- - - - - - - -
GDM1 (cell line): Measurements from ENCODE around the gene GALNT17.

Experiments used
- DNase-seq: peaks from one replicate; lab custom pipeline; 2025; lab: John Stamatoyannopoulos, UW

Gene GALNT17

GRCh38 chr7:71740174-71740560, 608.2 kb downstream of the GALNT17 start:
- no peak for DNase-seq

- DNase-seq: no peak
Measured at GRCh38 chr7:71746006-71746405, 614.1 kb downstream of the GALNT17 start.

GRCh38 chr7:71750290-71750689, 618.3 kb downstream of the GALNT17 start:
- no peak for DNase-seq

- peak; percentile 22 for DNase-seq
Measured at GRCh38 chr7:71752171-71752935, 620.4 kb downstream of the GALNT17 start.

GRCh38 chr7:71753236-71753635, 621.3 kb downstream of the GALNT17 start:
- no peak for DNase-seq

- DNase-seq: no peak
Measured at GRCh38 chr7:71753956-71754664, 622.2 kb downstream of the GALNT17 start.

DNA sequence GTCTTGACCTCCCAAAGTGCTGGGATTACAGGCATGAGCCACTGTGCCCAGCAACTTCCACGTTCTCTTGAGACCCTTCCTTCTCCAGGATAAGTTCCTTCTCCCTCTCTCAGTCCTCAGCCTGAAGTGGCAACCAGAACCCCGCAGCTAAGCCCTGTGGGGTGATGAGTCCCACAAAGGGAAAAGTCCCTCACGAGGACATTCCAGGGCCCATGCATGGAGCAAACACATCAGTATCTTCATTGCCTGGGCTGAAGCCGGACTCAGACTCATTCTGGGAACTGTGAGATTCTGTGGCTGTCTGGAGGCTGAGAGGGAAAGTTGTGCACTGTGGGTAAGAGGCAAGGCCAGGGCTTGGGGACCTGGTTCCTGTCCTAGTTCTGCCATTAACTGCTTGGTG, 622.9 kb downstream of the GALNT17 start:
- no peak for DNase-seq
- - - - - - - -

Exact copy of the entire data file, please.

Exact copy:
GDM1 (cell line): Measurements from ENCODE around the gene GALNT17.

Experiments used
- DNase-seq: peaks from one replicate; lab custom pipeline; 2025; lab: John Stamatoyannopoulos, UW

Gene GALNT17

GRCh38 chr7:71740174-71740560, 608.2 kb downstream of the GALNT17 start:
- no peak for DNase-seq

- DNase-seq: no peak
Measured at GRCh38 chr7:71746006-71746405, 614.1 kb downstream of the GALNT17 start.

GRCh38 chr7:71750290-71750689, 618.3 kb downstream of the GALNT17 start:
- no peak for DNase-seq

- peak; percentile 22 for DNase-seq
Measured at GRCh38 chr7:71752171-71752935, 620.4 kb downstream of the GALNT17 start.

GRCh38 chr7:71753236-71753635, 621.3 kb downstream of the GALNT17 start:
- no peak for DNase-seq

- DNase-seq: no peak
Measured at GRCh38 chr7:71753956-71754664, 622.2 kb downstream of the GALNT17 start.

DNA sequence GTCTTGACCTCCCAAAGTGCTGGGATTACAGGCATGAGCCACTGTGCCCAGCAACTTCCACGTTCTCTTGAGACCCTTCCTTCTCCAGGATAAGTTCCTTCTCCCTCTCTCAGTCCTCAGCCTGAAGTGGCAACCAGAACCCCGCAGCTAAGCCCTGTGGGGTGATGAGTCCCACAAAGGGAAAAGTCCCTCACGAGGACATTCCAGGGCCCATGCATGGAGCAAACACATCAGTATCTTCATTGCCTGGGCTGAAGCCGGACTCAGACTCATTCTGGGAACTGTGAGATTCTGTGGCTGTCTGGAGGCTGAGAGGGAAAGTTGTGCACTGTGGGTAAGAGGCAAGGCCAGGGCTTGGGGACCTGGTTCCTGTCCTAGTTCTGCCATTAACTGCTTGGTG, 622.9 kb downstream of the GALNT17 start:
- no peak for DNase-seq